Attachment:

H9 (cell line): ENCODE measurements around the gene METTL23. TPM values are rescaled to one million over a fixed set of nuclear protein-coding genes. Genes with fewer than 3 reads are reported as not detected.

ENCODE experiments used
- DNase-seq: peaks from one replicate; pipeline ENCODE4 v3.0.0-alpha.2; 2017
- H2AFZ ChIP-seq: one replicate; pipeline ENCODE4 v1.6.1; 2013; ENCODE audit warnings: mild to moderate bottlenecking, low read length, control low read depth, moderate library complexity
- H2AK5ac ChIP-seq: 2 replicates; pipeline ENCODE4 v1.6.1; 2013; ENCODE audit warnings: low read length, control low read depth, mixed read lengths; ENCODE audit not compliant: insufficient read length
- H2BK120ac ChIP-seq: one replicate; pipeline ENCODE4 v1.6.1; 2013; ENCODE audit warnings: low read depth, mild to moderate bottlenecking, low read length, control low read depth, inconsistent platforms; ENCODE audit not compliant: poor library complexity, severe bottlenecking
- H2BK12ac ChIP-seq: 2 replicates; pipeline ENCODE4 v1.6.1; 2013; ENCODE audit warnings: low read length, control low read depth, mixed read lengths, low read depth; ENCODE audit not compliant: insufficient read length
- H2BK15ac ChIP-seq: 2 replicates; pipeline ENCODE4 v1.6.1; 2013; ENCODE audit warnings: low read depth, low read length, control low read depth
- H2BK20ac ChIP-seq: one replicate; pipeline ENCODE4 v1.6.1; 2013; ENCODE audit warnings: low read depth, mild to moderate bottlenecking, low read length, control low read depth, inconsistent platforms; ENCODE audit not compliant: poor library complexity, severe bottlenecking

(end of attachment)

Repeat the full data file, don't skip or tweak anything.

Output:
H9 (cell line): ENCODE measurements around the gene METTL23. TPM values are rescaled to one million over a fixed set of nuclear protein-coding genes. Genes with fewer than 3 reads are reported as not detected.

ENCODE experiments used
- DNase-seq: peaks from one replicate; pipeline ENCODE4 v3.0.0-alpha.2; 2017
- H2AFZ ChIP-seq: one replicate; pipeline ENCODE4 v1.6.1; 2013; ENCODE audit warnings: mild to moderate bottlenecking, low read length, control low read depth, moderate library complexity
- H2AK5ac ChIP-seq: 2 replicates; pipeline ENCODE4 v1.6.1; 2013; ENCODE audit warnings: low read length, control low read depth, mixed read lengths; ENCODE audit not compliant: insufficient read length
- H2BK120ac ChIP-seq: one replicate; pipeline ENCODE4 v1.6.1; 2013; ENCODE audit warnings: low read depth, mild to moderate bottlenecking, low read length, control low read depth, inconsistent platforms; ENCODE audit not compliant: poor library complexity, severe bottlenecking
- H2BK12ac ChIP-seq: 2 replicates; pipeline ENCODE4 v1.6.1; 2013; ENCODE audit warnings: low read length, control low read depth, mixed read lengths, low read depth; ENCODE audit not compliant: insufficient read length
- H2BK15ac ChIP-seq: 2 replicates; pipeline ENCODE4 v1.6.1; 2013; ENCODE audit warnings: low read depth, low read length, control low read depth
- H2BK20ac ChIP-seq: one replicate; pipeline ENCODE4 v1.6.1; 2013; ENCODE audit warnings: low read depth, mild to moderate bottlenecking, low read length, control low read depth, inconsistent platforms; ENCODE audit not compliant: poor library complexity, severe bottlenecking